If the Founders didn’t ban it, why do so now?

Just when you think BushCo had run out of gas for good and sure (check out Dubya’s latest approval ratings–remind you of anyone?), they pull a rather predictable rabbit out of the hat (or should I say, habit out of the rat?)–appeal to the “base”. In this case, it is definitely the Hardcore Stupid:

President Bush will promote a constitutional amendment banning gay marriage on Monday, the eve of a scheduled Senate vote on the cause that is dear to his conservative backers.

The amendment would prohibit states from recognizing same-sex marriages. To become law, the proposal would need two-thirds support in the Senate and House, and then be ratified by at least 38 state legislatures.

It stands little chance of passing the 100-member Senate, where proponents are struggling to get even 50 votes. Several Republicans oppose the measure, and so far only one Democrat – Sen. Ben Nelson of Nebraska – says he will vote for it.


A slim majority of Americans oppose gay marriage, according to a poll by the Pew Research Center for the People and the Press from March. But the poll also showed attitudes are changing: 63 percent opposed gay marriage in February 2004.

Those poll results don’t reflect how people might feel about amending the Constitution to ban gay marriage.

Therein lies the crux of this bit of red-meat throwing, which is about as ham-handed as anything I’ve ever seen from Chucklenuts. Their personal feelings about same-sex marriage aside, most don’t want to see the constitution mucked with in this manner:

I would never vote nor support an admendment that bans same sex marriage because that will start the process of enshrining descrimination in the US Constitution. The US Constitution has always been the tool to break down descrimination. There has never been an admendment in that document that enforces descrimination in any way. It has always been to broadened freedoms, instead of restricting them nor enforce narrow minded opinions.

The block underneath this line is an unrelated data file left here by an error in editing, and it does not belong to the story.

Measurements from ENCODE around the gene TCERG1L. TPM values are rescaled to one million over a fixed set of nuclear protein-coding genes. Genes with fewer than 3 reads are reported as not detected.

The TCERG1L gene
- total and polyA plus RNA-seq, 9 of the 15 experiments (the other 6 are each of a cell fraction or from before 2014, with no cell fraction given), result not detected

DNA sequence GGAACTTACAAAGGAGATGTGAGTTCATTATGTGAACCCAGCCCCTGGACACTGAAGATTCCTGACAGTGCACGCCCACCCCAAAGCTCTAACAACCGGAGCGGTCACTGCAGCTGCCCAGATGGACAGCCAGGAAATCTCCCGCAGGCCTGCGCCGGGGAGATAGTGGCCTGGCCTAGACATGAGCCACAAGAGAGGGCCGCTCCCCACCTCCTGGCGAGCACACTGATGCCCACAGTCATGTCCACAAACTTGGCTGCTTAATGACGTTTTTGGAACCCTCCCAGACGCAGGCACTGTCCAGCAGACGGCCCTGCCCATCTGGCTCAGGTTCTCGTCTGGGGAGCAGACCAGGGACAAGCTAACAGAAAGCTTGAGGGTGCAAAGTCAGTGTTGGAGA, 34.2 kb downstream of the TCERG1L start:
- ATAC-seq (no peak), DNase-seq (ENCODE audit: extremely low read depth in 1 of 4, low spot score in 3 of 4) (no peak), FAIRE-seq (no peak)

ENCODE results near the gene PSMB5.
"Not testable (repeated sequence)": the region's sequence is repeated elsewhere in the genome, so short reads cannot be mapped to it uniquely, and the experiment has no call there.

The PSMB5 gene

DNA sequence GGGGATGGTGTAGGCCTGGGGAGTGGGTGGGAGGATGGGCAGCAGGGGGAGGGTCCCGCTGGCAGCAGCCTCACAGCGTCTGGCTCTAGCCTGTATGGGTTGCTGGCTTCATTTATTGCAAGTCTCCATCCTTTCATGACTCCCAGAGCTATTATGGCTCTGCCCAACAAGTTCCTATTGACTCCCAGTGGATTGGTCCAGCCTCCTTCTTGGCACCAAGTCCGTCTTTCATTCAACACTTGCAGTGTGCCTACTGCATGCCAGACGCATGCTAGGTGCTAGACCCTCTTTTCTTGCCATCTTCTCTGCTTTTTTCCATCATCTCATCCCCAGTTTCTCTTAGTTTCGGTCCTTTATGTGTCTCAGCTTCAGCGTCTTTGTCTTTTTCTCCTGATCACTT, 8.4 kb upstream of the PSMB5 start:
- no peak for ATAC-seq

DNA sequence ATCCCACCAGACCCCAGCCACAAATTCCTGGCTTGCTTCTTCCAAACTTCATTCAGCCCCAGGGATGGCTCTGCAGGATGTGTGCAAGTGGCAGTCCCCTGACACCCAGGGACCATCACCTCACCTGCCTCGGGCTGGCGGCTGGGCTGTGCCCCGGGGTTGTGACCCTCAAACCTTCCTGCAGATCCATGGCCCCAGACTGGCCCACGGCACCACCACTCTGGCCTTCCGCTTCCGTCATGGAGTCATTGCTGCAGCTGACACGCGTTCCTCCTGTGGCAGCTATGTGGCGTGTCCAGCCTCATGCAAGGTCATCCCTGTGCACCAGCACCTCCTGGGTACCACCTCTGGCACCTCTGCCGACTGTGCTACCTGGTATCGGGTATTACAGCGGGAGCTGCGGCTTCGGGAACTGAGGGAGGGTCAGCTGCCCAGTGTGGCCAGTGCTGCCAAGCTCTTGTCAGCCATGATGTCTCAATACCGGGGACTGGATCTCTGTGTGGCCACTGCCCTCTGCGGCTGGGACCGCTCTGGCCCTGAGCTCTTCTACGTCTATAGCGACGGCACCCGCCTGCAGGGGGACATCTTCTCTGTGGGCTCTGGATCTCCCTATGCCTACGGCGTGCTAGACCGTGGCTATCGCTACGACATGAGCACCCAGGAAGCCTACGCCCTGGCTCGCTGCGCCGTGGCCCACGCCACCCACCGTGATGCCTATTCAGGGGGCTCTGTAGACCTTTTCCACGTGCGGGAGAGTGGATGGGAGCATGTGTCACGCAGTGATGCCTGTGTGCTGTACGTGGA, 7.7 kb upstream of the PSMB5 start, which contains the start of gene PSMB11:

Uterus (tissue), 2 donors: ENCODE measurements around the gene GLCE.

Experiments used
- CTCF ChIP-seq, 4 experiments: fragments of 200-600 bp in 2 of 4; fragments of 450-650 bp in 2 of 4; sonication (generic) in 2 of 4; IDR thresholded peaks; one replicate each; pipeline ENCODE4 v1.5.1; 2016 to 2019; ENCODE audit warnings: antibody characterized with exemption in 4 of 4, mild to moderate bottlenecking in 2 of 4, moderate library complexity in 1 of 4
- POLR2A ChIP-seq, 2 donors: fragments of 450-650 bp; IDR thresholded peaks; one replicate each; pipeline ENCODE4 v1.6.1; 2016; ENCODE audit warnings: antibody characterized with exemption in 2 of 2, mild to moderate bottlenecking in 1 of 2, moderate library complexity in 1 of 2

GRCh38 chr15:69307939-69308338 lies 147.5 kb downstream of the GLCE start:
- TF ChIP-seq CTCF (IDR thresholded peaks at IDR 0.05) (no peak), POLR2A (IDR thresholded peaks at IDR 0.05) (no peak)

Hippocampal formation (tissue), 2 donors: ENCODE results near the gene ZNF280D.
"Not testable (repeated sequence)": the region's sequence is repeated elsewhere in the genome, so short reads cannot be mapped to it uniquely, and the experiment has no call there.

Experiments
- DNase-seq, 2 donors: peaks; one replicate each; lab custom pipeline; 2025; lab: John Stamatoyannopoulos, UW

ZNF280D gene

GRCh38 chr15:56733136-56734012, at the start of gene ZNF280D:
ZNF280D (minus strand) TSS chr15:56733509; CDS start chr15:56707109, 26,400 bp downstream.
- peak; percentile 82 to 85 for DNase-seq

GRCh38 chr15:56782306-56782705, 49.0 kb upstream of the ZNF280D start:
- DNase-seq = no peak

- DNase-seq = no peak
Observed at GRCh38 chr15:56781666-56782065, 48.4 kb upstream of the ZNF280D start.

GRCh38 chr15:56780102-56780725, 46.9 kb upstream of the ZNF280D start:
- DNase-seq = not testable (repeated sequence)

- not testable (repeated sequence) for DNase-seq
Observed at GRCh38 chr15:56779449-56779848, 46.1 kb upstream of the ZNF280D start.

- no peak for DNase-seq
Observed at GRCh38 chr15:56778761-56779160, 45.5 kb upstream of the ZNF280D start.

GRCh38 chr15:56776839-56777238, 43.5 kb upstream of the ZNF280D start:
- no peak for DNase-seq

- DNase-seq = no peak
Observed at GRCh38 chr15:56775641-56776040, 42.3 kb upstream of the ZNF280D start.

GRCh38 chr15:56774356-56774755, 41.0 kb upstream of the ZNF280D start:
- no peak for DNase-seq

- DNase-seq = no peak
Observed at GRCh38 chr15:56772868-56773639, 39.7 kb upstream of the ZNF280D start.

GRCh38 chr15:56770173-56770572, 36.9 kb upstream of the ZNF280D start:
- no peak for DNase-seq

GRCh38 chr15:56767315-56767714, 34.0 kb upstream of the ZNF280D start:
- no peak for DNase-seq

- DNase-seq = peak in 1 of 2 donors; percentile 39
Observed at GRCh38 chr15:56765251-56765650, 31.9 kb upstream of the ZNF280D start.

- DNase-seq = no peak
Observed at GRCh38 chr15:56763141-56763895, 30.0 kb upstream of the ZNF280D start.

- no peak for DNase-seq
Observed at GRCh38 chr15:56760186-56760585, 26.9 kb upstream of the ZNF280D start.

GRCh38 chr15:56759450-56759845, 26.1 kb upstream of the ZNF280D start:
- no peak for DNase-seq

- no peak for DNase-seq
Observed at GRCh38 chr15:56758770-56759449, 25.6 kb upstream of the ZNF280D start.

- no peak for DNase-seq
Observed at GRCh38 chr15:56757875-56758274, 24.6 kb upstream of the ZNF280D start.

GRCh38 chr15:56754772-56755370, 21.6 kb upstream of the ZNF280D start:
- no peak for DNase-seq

–Robert Tripp, Sammamish, WA

Slightly flubbed wording aside (typed in the heat of great emotion, no doubt), I’d say Robert Tripp nails it. “We the People” also includes They, the Gay People. Amending the constitution to cut them out of the definition of The People would be akin to repealing the amendment that banned slavery. It would officially sanction gay-bashing in all its forms, including the slick sophistry of those homophobes who retort, when challenged, that “of course gays are allowed to marry–someone of the opposite sex, just like everyone else!”

Definitely a huge step backward for a country that’s used to making small moves forward, with occasional setbacks. And that must, therefore, use its own constitution as the weapon against those setbacks. They won’t be able to do that, however, if that constitution is perverted as Bush would like to do.

It may be “just a goddamn piece of paper!” to him, but to most of the country, it’s still sacrosanct, and so not to be put in service of any one man’s prejudices.

Item: Perhaps there’s another reason why Dubya is pushing this steaming brown piece of hypocrisy. Wayne Madsen reports that Pickles is now staying at the Posh Mayflower Hotel, upset over Dubya’s blatant goings-on with Condi Rice. (Scroll down to June 1 and 2.) While I can’t confirm this anywhere else as yet, I can well believe it; Pickles’ scary Xanax grin tells us all we really need to know about how she feels about being no more than a “lump in the bed” to the Giggling Killer. So much for the sanctity of “traditional” marriage, eh?

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